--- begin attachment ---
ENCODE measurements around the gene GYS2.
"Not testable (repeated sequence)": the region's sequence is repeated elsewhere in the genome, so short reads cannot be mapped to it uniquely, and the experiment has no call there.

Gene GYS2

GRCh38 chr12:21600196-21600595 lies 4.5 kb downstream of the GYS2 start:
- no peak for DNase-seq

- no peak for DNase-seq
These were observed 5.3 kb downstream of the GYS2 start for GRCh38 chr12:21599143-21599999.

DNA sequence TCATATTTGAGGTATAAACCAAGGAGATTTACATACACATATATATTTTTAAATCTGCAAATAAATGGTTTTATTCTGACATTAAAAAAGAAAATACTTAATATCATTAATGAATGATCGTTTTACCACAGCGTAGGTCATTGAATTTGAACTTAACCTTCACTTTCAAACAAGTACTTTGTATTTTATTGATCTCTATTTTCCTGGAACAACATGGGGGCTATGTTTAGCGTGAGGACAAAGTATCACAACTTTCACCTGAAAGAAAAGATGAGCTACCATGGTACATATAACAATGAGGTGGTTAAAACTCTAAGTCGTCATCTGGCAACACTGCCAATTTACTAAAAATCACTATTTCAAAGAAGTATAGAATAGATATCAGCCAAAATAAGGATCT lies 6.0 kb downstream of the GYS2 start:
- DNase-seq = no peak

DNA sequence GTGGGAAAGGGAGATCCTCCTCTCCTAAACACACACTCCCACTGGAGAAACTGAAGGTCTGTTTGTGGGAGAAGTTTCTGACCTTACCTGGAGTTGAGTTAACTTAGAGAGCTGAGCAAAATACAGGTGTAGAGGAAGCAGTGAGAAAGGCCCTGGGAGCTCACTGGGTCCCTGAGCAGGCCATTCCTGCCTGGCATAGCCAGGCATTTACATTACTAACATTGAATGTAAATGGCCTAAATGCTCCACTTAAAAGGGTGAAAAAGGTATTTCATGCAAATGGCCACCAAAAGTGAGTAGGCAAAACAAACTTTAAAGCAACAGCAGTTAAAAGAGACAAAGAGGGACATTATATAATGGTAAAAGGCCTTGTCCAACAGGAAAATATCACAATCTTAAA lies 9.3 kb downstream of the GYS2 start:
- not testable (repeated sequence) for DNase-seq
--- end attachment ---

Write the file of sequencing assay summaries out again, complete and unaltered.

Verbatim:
ENCODE measurements around the gene GYS2.
"Not testable (repeated sequence)": the region's sequence is repeated elsewhere in the genome, so short reads cannot be mapped to it uniquely, and the experiment has no call there.

Gene GYS2

GRCh38 chr12:21600196-21600595 lies 4.5 kb downstream of the GYS2 start:
- no peak for DNase-seq

- no peak for DNase-seq
These were observed 5.3 kb downstream of the GYS2 start for GRCh38 chr12:21599143-21599999.

DNA sequence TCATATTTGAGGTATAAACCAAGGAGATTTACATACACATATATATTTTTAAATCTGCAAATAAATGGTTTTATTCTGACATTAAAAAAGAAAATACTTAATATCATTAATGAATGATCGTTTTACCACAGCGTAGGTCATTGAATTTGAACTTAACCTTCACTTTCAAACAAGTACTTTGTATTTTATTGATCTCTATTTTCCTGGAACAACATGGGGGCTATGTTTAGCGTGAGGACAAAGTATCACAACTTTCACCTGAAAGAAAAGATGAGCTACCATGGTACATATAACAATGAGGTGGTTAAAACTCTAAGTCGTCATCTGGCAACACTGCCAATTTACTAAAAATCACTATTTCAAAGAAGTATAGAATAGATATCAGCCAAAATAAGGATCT lies 6.0 kb downstream of the GYS2 start:
- DNase-seq = no peak

DNA sequence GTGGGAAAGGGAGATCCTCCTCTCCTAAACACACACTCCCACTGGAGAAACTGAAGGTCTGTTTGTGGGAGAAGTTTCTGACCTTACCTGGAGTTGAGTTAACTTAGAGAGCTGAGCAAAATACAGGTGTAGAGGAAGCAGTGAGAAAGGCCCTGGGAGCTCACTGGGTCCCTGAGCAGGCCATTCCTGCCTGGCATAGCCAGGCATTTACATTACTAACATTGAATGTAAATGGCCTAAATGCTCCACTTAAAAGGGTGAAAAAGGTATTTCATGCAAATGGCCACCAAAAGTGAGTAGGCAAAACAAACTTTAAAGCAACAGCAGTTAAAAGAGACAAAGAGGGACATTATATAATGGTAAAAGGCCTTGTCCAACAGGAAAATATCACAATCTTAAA lies 9.3 kb downstream of the GYS2 start:
- not testable (repeated sequence) for DNase-seq